Tuesday, August 10, 2021 (Day 66)
Katie Snipes Lancaster
Psalm 66 (from Robert Altar’s 2007 translation)
…Say to God, “How awesome Your deeds.
Before Your great strength Your enemies quail.”
All the earth bows down to You,
and they hymn to You, hymn Your name.
Come and see the acts of God, awesome in works over humankind.
God turned sea to dry land, the torrent they crossed on foot.
There we rejoiced in God. God rules in might forever.
God eyes probe the nations.
Let the wayward not rise up.
Bless, O peoples, our God, and make heard the sound of God’s praise,
who has kept us in life, and not let our foot stumble.
For You tested us, God, You refined us as silver refined.
You trapped us in a net, placed heavy cords round our loins.
You let people ride over us.
We came into fire and water—
and You brought us out to great ease.
I shall come to Your house with burnt-offerings.
I shall pay to You my vows that my lips uttered,
that my mouth spoke in my straits.
Come listen and let me recount, all you who fear God,
what God did for me…God indeed has listened,
has hearkened to the sound of my prayer.
An Opening Word
I’m sure it’s meant to be this way. After the set of Psalms from chapter 49–61, it is so very relaxing and inviting to open the Psalms and encounter praise, hymn, rejoicing, good news. Those Psalms from the last few weeks seemed to be full of enemies, pain, suffering. The Psalmists could not find a way out. Then finally, Psalm 66 brings relief. The enemies of the Psalmist “quail,” cower, get cold feet. The “awesome” works of God make the Psalmist rejoice. Yes there was hardship, but finally God brought the people out “to great ease.” No wonder the Psalmist ends with praise and with a sharing: “let me recount.” They know in a new way, “God indeed has listened.”
Today’s mystic is Maria Faustina Kowalska who wrote “Divine Mercy in My Soul,” a diary published posthumously. From Poland she was born to poor and pious peasant parents, one of ten children, and was baptized in the Archdiocese of Cracow as a child. At an early age she was attentive to the practice of prayer and was sensitive: she sought mercy for anyone in harms way. At the age of seven she already showed interest in joining a religious order but was not allowed to join until she was twenty. She died of what was probably tuberculous at the age of 33, and in her suffering (as is often the case for people of faith with prolonged pain) she identified with Jesus on the cross, writing for example, in her diary a few months before her death “Today, I saw the suffering of the Lord Jesus. He leaned down toward me and whispered softly.” The prayer below could be used in any situation life brings your way, and I love the simplicity of her images for Jesus’ protection and peace.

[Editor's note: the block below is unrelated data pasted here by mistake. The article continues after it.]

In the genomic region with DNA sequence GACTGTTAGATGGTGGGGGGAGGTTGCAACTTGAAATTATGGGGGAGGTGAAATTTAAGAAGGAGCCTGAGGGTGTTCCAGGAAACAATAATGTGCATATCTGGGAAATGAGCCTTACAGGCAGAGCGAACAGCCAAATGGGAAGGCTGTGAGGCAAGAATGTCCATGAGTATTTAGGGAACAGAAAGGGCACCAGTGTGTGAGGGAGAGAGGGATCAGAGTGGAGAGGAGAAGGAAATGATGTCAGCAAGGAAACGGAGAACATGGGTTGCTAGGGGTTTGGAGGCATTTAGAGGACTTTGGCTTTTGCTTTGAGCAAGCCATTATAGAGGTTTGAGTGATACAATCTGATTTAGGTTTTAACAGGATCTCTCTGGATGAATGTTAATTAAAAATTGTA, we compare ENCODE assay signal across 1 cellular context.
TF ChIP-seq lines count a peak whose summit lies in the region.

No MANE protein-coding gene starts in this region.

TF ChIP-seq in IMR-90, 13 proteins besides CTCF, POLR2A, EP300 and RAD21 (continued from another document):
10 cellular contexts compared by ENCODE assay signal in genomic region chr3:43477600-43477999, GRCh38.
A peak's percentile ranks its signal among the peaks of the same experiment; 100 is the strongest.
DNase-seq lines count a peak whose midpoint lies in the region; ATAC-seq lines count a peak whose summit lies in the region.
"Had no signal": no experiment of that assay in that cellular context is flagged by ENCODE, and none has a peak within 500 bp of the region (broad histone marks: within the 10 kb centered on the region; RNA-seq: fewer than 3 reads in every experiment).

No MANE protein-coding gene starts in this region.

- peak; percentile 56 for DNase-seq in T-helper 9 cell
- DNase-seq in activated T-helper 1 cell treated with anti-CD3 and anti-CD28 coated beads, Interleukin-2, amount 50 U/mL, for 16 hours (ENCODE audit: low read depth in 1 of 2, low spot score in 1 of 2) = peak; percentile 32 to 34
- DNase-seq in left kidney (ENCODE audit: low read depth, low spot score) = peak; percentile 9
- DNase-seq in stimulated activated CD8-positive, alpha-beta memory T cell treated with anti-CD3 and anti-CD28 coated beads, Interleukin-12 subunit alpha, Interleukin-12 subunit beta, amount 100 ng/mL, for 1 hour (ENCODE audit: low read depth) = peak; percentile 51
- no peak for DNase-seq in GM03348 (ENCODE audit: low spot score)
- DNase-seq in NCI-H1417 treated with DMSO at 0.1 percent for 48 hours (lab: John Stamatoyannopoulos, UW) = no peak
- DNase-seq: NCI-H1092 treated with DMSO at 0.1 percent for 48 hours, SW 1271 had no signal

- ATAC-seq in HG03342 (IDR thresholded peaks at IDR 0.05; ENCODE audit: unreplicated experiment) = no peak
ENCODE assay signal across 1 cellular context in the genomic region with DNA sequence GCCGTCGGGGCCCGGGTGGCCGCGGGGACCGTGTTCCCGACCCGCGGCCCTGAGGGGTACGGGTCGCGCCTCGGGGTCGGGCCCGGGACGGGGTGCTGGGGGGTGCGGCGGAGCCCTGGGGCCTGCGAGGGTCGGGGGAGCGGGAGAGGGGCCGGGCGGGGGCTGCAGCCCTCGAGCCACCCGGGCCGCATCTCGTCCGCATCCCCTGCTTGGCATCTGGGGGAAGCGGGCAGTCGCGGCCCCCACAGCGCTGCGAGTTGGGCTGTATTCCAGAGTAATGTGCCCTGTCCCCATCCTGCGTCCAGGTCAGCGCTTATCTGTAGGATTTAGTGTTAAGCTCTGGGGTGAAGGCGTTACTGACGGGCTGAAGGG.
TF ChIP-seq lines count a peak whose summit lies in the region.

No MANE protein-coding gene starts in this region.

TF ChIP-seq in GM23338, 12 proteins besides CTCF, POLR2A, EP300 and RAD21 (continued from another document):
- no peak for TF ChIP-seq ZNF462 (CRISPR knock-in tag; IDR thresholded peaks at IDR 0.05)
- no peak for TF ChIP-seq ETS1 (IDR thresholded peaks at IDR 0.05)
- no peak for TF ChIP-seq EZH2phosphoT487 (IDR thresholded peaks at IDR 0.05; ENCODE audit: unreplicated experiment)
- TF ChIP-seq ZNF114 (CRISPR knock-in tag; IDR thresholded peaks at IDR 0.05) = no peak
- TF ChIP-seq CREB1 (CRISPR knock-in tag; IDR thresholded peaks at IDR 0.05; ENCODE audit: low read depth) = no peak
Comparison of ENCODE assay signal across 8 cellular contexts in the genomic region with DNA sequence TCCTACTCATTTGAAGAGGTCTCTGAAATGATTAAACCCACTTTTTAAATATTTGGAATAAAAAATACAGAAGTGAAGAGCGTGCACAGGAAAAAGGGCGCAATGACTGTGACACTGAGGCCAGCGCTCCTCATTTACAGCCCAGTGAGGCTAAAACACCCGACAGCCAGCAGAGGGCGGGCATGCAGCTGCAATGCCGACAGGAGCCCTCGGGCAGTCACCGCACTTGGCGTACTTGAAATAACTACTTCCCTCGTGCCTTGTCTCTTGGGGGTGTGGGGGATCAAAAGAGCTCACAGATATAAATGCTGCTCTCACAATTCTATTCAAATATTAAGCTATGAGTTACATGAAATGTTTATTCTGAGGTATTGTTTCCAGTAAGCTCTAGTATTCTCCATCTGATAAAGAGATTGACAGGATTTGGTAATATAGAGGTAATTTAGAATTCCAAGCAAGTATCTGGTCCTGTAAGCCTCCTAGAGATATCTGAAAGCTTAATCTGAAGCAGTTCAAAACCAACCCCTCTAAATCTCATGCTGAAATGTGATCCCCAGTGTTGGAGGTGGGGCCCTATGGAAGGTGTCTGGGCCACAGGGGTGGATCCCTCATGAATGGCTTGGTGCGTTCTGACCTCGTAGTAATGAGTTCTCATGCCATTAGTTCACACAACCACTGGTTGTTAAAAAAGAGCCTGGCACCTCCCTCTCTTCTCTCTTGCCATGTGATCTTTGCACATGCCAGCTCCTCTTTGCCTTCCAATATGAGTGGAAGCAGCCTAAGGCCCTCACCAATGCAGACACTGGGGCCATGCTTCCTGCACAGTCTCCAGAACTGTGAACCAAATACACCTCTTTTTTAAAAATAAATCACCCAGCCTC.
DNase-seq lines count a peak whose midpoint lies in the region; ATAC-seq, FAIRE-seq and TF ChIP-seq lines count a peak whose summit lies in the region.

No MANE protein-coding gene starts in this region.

Prayer from the Mystics: Maria Faustina Kowalska (1905–1938)
Jesus, Friend of a lonely heart,
You are my haven,
You are my peace.
You are my salvation,
You are my serenity
in moments of struggle
and amid oceans of doubt.
You are the bright ray
that lights up the path of my life.
You are everything to a lonely soul.
You understand the soul
even though it remains silent.
You know our weaknesses,
and like a good physician,
You comfort and heal,
sparing us sufferings—expert that You are.